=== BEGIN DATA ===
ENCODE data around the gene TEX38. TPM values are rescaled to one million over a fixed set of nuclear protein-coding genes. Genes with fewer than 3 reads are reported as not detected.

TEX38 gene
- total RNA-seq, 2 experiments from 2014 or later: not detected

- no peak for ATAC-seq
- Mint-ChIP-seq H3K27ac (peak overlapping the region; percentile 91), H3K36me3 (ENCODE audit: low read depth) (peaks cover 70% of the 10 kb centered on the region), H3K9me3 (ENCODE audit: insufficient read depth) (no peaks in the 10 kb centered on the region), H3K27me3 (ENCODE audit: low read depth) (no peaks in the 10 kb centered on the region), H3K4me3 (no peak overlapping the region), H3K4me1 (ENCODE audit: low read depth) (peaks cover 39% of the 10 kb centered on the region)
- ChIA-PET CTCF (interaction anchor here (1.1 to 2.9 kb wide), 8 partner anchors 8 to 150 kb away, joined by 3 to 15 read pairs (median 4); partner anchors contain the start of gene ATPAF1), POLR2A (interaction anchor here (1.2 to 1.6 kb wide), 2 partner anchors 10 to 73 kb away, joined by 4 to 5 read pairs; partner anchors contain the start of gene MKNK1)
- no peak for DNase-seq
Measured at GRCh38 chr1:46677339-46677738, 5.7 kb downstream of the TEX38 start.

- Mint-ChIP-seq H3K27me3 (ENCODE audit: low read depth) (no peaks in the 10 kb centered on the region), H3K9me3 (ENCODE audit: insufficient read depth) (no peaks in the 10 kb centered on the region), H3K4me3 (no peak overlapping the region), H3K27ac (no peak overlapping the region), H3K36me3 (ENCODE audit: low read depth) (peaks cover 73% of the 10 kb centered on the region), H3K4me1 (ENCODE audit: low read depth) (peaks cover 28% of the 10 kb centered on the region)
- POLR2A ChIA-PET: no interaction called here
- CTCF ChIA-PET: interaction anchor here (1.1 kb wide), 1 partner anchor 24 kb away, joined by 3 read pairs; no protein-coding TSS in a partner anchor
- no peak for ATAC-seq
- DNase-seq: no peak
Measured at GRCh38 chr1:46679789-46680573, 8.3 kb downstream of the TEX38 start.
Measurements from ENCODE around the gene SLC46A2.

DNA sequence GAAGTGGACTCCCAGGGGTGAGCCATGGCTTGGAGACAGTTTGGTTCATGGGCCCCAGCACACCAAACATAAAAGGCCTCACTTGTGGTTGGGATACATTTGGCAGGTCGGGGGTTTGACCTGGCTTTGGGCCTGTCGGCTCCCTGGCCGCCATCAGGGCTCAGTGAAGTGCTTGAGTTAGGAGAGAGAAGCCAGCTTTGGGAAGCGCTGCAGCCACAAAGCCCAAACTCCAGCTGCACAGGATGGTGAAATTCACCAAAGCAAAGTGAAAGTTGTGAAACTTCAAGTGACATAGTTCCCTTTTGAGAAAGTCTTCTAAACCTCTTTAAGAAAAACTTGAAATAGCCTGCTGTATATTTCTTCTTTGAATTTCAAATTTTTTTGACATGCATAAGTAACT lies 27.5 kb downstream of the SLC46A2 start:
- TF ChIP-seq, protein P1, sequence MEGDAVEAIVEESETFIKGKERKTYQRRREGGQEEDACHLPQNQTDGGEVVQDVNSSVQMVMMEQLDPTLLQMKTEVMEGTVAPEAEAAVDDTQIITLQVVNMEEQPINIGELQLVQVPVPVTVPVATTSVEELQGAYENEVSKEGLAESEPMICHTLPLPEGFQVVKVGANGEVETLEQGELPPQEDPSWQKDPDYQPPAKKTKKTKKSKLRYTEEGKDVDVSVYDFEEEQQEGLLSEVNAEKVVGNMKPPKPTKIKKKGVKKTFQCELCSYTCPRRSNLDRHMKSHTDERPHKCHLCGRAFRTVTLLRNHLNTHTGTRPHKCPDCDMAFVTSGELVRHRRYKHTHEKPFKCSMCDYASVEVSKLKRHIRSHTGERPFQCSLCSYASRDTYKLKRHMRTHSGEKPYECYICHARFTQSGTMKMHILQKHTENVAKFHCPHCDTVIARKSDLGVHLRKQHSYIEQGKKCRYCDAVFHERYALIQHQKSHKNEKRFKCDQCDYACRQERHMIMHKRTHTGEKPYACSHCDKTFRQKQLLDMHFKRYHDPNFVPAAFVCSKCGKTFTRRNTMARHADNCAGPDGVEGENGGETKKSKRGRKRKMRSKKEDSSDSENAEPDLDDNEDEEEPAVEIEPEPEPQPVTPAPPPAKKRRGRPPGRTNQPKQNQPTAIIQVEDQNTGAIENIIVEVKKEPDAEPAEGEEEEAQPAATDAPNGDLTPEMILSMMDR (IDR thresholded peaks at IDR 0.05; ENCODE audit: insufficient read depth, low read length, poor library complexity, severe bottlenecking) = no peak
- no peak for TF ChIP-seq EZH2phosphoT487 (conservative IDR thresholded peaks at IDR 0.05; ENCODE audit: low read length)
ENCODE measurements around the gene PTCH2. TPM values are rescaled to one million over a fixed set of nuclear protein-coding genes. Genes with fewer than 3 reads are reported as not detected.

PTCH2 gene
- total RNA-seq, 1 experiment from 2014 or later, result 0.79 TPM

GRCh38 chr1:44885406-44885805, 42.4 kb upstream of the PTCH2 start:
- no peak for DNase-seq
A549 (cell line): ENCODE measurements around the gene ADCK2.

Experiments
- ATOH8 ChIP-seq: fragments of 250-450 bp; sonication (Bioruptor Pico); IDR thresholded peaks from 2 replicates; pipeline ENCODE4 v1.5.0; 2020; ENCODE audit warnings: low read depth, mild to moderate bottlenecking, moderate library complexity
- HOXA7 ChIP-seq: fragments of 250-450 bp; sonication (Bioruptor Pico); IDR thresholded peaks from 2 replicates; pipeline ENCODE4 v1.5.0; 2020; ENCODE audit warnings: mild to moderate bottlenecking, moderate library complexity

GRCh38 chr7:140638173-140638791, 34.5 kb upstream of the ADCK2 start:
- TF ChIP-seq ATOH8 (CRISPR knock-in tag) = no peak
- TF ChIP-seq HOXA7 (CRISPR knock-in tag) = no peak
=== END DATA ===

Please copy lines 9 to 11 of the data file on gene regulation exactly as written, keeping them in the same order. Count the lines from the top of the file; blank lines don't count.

- Mint-ChIP-seq H3K27me3 (ENCODE audit: low read depth) (no peaks in the 10 kb centered on the region), H3K9me3 (ENCODE audit: insufficient read depth) (no peaks in the 10 kb centered on the region), H3K4me3 (no peak overlapping the region), H3K27ac (no peak overlapping the region), H3K36me3 (ENCODE audit: low read depth) (peaks cover 73% of the 10 kb centered on the region), H3K4me1 (ENCODE audit: low read depth) (peaks cover 28% of the 10 kb centered on the region)
- POLR2A ChIA-PET: no interaction called here
- CTCF ChIA-PET: interaction anchor here (1.1 kb wide), 1 partner anchor 24 kb away, joined by 3 read pairs; no protein-coding TSS in a partner anchor